Teaching English in Japan

  1. Thank you for taking the time to visit. I have been blessed to work with Japanese students of English from four to seventy years of age, six days a week, since February of 1991. This web site seeks to share the lessons gained through our mutual struggles and discoveries, and is gratefully dedicated to those hundreds of students. May this work be a blessing to you as well.

  2. Most published materials designed for English as a second language (ESL) students are inadequate and inappropriate for those studying English as a foreign language (EFL) in Japan. The sound, grammar, writing and cultural structure of English is dramatically different from their daily environment. An effective curriculum must introduce and practice these aspects of English in a considered, sometimes explicit, gradual and systematic manner.

  3. Language is based on spoken communication. Language ability begins with speaking the target language. Japanese students, who grow up speaking a language built on about 21 speech sounds, cannot function effectively with English (which has about 43) until they learn how to produce the spoken language accurately and consistently.

  4. Each writing system is based on the sound structure of its spoken language. English is written with an alphabetic code, which is a phonic code of English speech sounds. Reading and writing lessons based on this foundational  principle (Linguistic Phonics, see McGuinness) allow the students to read and write with understanding, accuracy and confidence, independently.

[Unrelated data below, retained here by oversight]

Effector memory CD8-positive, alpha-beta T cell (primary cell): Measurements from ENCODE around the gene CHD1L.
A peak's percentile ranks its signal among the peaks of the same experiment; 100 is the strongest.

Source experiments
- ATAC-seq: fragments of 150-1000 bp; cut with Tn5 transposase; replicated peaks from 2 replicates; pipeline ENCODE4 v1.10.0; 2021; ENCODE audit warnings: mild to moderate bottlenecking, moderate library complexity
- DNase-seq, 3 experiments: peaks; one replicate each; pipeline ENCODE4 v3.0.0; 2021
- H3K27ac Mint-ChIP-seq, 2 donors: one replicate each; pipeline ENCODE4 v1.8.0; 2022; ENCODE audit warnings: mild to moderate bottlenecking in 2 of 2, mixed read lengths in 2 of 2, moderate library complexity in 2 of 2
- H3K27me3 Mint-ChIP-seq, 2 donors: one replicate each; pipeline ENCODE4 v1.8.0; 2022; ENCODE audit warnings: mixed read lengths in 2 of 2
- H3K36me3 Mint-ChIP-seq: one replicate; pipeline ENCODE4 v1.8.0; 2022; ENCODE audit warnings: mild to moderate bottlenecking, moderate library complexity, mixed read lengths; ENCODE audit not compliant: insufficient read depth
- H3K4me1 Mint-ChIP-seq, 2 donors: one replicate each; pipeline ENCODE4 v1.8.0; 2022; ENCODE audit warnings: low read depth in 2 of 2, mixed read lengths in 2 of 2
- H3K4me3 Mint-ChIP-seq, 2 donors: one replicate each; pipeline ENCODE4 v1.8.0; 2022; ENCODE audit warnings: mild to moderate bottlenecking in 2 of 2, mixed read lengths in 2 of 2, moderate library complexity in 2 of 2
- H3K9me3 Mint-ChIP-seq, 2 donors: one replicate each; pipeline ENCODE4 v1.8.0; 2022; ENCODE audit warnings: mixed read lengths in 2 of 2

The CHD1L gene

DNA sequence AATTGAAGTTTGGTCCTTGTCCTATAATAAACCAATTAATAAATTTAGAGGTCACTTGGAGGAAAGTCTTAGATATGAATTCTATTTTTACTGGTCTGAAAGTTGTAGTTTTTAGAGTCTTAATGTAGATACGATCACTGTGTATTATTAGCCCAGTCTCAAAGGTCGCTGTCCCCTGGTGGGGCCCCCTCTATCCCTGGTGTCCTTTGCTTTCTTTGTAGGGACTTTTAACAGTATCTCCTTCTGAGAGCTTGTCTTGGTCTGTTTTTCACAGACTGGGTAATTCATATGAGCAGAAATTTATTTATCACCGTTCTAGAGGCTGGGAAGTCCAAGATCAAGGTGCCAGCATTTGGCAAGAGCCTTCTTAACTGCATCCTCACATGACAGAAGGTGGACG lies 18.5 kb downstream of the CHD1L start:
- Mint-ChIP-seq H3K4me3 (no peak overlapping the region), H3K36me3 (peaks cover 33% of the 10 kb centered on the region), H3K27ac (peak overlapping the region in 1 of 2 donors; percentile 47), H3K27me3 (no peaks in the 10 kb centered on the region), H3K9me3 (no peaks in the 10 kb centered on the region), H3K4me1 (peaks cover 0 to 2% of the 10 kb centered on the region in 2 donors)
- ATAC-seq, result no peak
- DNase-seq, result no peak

5. When the student becomes capable and confident in using the spoken language individually and accurately, in creative and meaningful context, he is learning the language. Until then, he is not and can not. Listening, doing translation, group reciting, gazing at textbooks, etc., are not effective. The responsible teacher's role is to carefully create situations where the student is motivated to actively produce and use the spoken language.

  6. May this be helpful to your work. Best wishes for your classes, Peter Warner.

  Welcome to Teaching English in Japan.  This site is intended for schools, curriculum designers,  administrators  and  teachers.  These  material  and articles are provided to promote effective and systematic instruction of English as a Foreign Language (EFL) to Japanese students. Any material presented here may be reproduced if full credit is given. 

Site last updated on:  2013/4/6

Teaching English (EFL) in Japan

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